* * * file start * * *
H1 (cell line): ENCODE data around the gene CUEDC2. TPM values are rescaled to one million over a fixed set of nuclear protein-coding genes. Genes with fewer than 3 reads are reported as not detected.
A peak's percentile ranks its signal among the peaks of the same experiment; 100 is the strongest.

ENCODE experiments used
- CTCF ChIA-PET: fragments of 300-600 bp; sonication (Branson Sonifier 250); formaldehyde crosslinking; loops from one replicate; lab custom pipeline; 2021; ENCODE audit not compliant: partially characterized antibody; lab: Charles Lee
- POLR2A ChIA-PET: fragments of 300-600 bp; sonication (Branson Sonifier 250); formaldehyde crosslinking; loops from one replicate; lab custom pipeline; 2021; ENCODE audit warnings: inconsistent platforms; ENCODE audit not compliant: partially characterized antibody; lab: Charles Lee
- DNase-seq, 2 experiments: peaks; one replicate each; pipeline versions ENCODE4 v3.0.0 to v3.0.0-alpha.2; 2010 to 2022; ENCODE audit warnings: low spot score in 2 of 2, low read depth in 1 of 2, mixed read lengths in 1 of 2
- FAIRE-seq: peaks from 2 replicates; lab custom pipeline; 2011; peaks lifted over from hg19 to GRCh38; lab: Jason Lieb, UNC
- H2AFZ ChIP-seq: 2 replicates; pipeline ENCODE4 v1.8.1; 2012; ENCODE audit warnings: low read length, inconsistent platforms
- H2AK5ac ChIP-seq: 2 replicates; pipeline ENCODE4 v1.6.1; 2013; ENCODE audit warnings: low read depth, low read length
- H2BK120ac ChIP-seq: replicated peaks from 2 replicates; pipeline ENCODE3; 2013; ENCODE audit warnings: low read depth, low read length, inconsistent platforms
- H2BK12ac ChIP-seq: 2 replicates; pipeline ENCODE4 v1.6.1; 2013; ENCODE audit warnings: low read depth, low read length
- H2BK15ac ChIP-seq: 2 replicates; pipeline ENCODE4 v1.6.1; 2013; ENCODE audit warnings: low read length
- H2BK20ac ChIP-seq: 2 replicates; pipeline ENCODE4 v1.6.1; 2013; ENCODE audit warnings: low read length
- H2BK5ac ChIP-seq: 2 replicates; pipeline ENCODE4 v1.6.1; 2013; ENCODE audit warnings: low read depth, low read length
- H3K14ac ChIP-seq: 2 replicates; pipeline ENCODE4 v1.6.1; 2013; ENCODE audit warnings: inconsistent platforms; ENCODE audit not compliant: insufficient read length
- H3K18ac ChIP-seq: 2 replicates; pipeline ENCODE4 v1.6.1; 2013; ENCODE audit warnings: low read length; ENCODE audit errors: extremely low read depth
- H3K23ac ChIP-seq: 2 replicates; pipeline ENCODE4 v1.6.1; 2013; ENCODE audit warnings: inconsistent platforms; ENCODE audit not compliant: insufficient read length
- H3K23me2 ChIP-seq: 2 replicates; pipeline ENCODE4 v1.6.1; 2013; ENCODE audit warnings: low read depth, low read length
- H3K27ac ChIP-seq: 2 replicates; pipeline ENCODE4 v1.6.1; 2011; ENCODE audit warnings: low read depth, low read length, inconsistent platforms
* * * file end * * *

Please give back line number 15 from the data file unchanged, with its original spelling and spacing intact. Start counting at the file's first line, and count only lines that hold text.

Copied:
- H3K14ac ChIP-seq: 2 replicates; pipeline ENCODE4 v1.6.1; 2013; ENCODE audit warnings: inconsistent platforms; ENCODE audit not compliant: insufficient read length